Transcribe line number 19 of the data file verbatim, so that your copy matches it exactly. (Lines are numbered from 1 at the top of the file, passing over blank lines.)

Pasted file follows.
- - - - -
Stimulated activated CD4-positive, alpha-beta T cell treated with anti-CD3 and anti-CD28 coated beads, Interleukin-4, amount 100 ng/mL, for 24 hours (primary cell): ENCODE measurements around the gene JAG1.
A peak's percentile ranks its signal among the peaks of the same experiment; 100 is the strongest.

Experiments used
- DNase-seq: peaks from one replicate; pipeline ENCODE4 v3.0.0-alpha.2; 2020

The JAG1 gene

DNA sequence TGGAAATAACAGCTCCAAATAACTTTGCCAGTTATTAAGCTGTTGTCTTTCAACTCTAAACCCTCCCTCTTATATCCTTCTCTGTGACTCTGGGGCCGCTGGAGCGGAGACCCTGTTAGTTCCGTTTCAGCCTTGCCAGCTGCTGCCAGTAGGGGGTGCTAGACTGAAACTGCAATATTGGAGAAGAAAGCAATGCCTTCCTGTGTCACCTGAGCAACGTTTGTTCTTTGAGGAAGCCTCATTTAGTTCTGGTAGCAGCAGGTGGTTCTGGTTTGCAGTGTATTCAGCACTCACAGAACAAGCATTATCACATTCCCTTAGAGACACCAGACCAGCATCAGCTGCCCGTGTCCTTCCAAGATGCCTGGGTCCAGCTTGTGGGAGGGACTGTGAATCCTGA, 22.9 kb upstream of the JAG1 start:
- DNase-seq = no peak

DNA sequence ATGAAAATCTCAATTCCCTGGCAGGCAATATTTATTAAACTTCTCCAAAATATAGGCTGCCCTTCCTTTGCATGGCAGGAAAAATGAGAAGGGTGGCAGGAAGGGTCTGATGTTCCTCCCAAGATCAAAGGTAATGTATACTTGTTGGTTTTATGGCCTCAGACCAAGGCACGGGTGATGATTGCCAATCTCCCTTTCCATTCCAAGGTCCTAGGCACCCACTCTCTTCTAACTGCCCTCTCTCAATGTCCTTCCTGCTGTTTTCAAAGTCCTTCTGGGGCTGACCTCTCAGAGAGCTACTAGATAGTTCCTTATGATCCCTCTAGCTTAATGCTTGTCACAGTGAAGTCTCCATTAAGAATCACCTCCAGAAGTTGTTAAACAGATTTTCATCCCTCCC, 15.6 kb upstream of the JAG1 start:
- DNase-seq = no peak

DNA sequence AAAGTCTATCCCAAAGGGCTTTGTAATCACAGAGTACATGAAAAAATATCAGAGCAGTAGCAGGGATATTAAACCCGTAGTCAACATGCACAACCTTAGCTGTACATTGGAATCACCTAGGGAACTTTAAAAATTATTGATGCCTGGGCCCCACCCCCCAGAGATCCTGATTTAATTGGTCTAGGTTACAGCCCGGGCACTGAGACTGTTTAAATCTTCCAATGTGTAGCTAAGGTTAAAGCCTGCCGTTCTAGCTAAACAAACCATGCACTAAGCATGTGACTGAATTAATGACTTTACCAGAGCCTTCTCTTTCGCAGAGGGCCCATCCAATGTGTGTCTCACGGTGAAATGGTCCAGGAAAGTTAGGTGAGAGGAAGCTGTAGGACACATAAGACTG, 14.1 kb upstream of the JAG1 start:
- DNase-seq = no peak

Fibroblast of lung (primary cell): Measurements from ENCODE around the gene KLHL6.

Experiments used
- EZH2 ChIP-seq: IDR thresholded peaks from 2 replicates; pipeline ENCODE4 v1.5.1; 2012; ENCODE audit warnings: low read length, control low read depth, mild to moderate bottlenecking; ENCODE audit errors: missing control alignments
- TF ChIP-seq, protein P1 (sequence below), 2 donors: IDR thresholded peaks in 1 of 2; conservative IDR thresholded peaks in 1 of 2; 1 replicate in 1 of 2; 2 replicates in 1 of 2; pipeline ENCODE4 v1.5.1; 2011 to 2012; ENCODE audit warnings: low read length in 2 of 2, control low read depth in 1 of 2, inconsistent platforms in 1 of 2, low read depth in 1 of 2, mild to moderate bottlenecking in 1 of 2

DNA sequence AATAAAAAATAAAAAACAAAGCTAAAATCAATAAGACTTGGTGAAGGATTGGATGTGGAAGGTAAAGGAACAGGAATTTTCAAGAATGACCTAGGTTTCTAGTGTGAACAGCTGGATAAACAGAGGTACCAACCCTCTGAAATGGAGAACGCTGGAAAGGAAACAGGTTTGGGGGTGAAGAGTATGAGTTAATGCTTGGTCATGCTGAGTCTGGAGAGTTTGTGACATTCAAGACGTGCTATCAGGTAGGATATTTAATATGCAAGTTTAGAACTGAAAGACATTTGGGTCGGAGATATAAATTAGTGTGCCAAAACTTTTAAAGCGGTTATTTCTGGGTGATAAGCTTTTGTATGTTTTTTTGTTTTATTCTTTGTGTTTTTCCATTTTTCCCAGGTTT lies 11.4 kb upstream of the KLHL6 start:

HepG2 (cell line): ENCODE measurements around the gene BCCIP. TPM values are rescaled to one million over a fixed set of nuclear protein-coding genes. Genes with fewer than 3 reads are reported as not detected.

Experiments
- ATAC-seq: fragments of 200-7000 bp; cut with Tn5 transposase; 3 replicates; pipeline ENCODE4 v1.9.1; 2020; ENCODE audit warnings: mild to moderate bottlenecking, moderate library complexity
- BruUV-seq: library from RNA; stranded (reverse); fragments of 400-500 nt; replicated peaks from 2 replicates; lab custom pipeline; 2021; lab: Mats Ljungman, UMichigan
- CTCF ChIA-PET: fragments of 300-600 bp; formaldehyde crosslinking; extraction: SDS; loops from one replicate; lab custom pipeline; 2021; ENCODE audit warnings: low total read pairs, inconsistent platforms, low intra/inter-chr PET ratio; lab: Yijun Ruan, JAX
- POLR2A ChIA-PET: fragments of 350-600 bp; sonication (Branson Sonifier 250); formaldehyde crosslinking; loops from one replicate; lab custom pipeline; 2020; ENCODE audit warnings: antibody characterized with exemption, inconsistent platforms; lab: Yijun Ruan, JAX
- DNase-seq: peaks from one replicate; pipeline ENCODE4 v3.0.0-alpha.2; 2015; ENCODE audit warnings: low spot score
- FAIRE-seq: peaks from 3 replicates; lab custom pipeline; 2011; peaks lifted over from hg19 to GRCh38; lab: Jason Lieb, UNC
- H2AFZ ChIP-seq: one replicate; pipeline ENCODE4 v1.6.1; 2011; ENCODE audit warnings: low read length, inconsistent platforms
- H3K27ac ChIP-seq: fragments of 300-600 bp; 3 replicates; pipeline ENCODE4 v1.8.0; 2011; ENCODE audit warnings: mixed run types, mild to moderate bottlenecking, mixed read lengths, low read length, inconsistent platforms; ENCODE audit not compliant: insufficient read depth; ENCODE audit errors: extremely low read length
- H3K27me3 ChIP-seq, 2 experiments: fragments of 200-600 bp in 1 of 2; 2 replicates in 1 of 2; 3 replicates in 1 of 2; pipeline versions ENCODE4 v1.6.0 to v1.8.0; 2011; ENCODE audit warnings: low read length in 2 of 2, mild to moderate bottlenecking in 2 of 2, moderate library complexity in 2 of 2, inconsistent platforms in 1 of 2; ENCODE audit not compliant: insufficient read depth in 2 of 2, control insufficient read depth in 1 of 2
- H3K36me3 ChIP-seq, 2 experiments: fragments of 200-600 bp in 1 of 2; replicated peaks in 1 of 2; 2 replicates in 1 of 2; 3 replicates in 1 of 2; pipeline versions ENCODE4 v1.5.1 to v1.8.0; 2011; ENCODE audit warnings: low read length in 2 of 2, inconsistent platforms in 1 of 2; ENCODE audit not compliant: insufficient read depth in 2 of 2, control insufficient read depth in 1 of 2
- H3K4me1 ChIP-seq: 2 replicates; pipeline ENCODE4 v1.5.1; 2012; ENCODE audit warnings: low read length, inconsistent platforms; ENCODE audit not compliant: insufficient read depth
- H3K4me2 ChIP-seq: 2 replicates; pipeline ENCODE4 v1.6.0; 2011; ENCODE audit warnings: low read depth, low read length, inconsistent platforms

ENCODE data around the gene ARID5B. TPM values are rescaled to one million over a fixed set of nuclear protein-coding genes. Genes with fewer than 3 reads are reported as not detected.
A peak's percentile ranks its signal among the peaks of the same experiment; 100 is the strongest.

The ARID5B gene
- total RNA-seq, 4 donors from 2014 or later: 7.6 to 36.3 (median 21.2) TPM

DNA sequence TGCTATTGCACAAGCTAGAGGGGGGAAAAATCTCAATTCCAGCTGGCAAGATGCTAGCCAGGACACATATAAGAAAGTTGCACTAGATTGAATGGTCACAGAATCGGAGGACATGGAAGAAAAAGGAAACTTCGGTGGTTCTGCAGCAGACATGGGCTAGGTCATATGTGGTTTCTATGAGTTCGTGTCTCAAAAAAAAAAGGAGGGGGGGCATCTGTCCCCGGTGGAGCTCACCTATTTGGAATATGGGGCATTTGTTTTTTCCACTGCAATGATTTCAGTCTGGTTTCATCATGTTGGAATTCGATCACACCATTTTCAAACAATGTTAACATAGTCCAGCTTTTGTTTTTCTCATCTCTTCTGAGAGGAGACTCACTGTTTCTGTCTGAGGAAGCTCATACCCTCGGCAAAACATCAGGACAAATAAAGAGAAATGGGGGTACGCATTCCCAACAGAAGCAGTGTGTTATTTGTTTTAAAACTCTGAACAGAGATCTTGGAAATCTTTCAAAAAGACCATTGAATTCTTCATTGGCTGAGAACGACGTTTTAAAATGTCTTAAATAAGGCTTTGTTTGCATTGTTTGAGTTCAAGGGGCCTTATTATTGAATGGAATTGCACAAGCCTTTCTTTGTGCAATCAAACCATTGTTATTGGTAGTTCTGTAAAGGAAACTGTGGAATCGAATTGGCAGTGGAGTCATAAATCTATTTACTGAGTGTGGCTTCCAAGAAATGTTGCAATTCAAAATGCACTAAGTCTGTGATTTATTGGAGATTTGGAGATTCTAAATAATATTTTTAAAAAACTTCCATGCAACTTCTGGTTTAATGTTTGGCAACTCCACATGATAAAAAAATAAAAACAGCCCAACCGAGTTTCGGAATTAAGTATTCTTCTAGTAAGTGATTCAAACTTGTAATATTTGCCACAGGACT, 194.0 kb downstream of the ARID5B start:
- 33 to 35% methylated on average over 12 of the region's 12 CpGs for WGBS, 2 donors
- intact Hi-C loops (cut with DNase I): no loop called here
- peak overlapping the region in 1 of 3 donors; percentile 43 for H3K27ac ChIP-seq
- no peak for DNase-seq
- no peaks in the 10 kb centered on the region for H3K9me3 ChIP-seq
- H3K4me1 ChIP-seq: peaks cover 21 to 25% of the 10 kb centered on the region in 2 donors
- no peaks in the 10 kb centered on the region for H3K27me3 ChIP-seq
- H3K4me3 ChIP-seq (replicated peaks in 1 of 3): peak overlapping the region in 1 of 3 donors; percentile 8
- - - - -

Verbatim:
- ATAC-seq: fragments of 200-7000 bp; cut with Tn5 transposase; 3 replicates; pipeline ENCODE4 v1.9.1; 2020; ENCODE audit warnings: mild to moderate bottlenecking, moderate library complexity